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The Battle of Trafalgar can claim to be one of the most known of the great human events. In Men of Honour, Adam Nicolson takes one of the greatest identifiable heroes in British history, Horatio Nelson, and examines the broader themes of heroism, violence and virtue.Trafalgar gripped the nineteenth century imagination like no other battle: it was a moment of both transcendent fulfilment and unmatched despair. It was a drama of such violence and sacrifice that the concept of total war may be argued to start from there. It finished the global ambitions of a European tyrant but culminated in the death of Admiral Horatio Nelson, the greatest hero of the era.This book fuses the immediate intensity of the battle with the deeper currents that were running at the time. It has a three-part framework: the long, slow six hour morning before the battle; the afternoon itself of terror, death and destruction; and the shocked, exultant and sobered aftermath, which finds its climax at Nelson's funeral in a snowy London the following January.Adam Nicolson examines the concept of heroes and heroism, both then and now, using Nelson as one of the greatest examples. A man of complexity and contradiction, he was a supreme administrator of ships and men; overflowing with humanity, charm and love but also capable of astonishing ruthlessness and ferocity. Nelson's own courage, vanity, ruthlessness and sweetness made him one of the great identifiable heroes of English history.In Men of Honour, Adam Nicolson also traces the stories of many unknown people of the day. He tackles the grand theme of heroism; the move from the age of reason to the age of romanticism; and examines a battle that was not only a uniquely well-documented crisis in human affairs but also a lens on its own time. Adam Nicolson does not approach Trafalgar as a military historian. His book gives a wonderfully immediate recreation of both the battle itself and its aftermath in a rich, concrete and intellectually engaging style.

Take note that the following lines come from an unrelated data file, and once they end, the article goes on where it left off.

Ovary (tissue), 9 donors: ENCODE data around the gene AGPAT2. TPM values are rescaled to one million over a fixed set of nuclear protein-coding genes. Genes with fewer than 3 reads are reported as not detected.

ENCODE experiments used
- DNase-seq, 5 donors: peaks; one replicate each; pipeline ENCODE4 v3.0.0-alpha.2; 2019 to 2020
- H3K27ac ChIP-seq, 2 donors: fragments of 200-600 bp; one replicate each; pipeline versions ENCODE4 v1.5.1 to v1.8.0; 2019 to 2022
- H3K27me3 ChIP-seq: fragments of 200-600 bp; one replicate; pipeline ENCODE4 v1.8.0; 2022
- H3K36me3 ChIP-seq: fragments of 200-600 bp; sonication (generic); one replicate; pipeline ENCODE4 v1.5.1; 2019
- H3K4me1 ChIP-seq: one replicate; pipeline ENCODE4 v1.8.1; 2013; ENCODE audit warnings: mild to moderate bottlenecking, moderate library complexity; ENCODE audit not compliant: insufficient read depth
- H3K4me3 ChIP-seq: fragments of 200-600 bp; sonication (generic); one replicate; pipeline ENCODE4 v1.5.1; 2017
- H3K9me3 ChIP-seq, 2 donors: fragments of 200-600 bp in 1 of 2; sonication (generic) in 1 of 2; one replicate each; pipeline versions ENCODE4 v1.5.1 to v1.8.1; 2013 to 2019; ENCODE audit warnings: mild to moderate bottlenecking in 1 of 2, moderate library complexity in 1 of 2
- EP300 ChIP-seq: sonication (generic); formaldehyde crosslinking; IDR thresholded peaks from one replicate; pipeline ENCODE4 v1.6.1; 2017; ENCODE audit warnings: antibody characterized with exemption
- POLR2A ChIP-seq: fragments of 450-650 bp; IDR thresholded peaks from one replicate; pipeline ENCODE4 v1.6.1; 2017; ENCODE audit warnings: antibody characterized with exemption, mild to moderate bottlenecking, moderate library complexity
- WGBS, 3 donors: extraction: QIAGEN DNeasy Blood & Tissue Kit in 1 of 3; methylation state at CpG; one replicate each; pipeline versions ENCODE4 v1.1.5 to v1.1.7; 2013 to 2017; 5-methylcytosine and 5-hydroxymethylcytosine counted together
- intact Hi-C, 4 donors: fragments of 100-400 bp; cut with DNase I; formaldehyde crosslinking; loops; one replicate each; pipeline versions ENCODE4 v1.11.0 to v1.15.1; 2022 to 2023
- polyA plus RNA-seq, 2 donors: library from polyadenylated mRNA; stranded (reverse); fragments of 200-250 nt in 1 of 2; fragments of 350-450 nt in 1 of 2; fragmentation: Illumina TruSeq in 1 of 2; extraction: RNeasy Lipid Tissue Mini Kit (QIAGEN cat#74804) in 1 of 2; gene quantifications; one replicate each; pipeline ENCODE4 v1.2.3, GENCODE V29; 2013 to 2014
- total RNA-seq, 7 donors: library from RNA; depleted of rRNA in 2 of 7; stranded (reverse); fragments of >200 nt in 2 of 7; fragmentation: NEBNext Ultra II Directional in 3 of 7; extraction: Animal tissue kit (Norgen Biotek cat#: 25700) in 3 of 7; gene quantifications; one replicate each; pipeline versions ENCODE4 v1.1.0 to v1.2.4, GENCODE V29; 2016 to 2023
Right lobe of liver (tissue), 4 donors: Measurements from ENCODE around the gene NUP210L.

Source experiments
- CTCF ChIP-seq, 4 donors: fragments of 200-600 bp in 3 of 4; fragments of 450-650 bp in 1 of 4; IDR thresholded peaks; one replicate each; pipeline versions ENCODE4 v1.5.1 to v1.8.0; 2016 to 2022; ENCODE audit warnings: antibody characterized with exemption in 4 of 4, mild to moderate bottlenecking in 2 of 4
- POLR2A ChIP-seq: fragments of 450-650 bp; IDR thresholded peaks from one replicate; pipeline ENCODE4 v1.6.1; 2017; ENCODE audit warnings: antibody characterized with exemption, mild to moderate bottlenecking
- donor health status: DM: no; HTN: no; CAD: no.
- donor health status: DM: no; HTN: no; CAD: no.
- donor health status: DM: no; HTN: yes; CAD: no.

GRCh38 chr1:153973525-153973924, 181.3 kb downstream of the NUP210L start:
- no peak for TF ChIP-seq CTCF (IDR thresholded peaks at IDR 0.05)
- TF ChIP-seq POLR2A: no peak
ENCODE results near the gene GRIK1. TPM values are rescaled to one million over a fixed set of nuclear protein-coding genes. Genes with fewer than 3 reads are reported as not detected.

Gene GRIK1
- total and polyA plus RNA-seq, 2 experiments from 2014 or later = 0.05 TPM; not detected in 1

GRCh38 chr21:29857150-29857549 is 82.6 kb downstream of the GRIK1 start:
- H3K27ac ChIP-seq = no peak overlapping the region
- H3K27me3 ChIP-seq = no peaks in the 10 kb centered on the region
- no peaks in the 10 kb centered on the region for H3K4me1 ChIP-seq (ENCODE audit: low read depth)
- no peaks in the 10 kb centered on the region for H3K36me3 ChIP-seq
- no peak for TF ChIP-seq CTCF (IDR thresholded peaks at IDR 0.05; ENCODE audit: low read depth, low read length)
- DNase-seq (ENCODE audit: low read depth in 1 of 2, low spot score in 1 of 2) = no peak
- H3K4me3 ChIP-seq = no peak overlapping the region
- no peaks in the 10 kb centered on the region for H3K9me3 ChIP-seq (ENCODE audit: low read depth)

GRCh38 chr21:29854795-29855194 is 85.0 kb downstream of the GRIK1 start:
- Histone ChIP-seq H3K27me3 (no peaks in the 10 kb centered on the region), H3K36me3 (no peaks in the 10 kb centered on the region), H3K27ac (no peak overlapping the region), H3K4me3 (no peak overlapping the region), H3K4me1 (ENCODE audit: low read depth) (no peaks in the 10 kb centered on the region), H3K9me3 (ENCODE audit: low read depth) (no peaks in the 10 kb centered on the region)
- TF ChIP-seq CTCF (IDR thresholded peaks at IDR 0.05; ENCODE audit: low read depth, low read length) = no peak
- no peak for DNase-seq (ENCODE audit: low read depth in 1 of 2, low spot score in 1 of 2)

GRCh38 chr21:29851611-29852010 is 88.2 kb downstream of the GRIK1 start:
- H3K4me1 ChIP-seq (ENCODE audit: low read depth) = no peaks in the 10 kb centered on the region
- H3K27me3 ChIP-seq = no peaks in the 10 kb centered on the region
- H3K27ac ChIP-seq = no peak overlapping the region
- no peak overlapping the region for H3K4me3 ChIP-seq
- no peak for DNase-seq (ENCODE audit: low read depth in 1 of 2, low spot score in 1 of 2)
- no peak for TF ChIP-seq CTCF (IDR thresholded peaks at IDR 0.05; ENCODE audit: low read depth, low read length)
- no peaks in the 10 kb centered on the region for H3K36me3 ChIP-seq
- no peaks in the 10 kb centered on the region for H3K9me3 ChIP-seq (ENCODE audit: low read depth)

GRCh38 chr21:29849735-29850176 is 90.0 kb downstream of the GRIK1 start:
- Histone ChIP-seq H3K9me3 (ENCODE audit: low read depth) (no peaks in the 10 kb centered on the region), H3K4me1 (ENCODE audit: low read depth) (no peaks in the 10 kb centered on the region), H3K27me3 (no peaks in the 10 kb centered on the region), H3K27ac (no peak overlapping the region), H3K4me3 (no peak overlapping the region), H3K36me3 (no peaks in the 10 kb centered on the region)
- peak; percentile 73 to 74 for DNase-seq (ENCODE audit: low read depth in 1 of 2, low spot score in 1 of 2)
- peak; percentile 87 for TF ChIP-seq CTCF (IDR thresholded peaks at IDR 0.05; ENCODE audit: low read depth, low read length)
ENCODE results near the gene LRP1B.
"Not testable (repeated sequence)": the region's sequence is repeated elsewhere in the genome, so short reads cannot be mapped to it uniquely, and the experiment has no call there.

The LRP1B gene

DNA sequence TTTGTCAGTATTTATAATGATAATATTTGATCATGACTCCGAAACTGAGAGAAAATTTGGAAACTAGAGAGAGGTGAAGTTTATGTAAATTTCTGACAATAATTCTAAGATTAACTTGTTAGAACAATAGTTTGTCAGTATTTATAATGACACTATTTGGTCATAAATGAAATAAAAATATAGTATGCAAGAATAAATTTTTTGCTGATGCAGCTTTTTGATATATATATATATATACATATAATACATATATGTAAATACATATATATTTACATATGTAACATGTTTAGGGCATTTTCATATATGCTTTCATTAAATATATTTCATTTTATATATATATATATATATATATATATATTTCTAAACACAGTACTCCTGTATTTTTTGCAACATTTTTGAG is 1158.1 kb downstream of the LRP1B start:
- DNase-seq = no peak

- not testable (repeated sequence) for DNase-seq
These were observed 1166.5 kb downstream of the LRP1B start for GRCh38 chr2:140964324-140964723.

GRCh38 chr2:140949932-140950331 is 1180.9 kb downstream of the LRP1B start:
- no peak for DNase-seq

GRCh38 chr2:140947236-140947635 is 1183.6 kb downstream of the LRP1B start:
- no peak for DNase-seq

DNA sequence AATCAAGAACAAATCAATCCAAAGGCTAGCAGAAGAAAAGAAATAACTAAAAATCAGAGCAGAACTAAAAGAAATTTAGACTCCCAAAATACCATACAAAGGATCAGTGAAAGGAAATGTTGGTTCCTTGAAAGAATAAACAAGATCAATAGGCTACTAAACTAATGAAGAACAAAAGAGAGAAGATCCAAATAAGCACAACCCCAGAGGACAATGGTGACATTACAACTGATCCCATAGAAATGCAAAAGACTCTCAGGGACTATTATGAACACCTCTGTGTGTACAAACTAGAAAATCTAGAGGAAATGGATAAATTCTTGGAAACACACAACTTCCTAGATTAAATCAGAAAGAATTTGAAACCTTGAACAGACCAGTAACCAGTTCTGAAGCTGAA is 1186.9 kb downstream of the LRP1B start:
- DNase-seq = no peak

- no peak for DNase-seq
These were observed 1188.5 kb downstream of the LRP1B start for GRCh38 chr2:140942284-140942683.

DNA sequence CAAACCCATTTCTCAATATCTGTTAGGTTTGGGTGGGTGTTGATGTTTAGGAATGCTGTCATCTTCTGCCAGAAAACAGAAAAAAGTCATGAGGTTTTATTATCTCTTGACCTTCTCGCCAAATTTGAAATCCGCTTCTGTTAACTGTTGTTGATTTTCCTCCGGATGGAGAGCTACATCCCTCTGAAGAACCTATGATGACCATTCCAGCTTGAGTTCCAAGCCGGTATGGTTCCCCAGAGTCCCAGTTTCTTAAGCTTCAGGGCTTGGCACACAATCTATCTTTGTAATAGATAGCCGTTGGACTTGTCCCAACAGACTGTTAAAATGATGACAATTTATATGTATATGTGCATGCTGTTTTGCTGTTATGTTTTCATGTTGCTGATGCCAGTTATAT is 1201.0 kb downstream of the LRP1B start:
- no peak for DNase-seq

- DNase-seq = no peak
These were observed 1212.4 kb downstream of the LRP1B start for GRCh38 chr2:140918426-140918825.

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Accompanied by an eight-part series, this is the story of Adam Nicolson’s adventure in a small boat around the western coast of the British Isles.Early in the year, Adam Nicolson decided to leave his comfy life at home on a Sussex farm and go on an adventure. Equipped with the Auk, a forty-two-foot wooden ketch, and a friend who at least knew how to sail, he set off up the Atlantic coasts of the British Isles: Cornwall to Scilly, over to Pembrokeshire and the west of Ireland, to the Hebrides and its offliers, St Kilda and North Rona, before heading on to Orkney, and finally to the Faroes, a two hundred mile leap out into the autumn winds of the North Atlantic.But the book is not just a travel journal. Adam Nicolson writes of his own yearnings for the sea and for wide open spaces. His year is strung between the competing claims of leaving and belonging, of thinking that no life could be more exhilarating than battling a big gale driving in out of the Atlantic and of wanting to be back, in harbour, safe, still and protected. Running throughout the book is a dialogue within the author himself between the attractions of home and not home, the certainties of what you know and the seductions of what you don't.Reflective and poetic, this book is full of rich experience. It is a story passionately engaged with the beauty and marvels of the wild Atlantic coast, but is also a self-portrait of a man in the middle of his life who is determined to find out what it’s all for.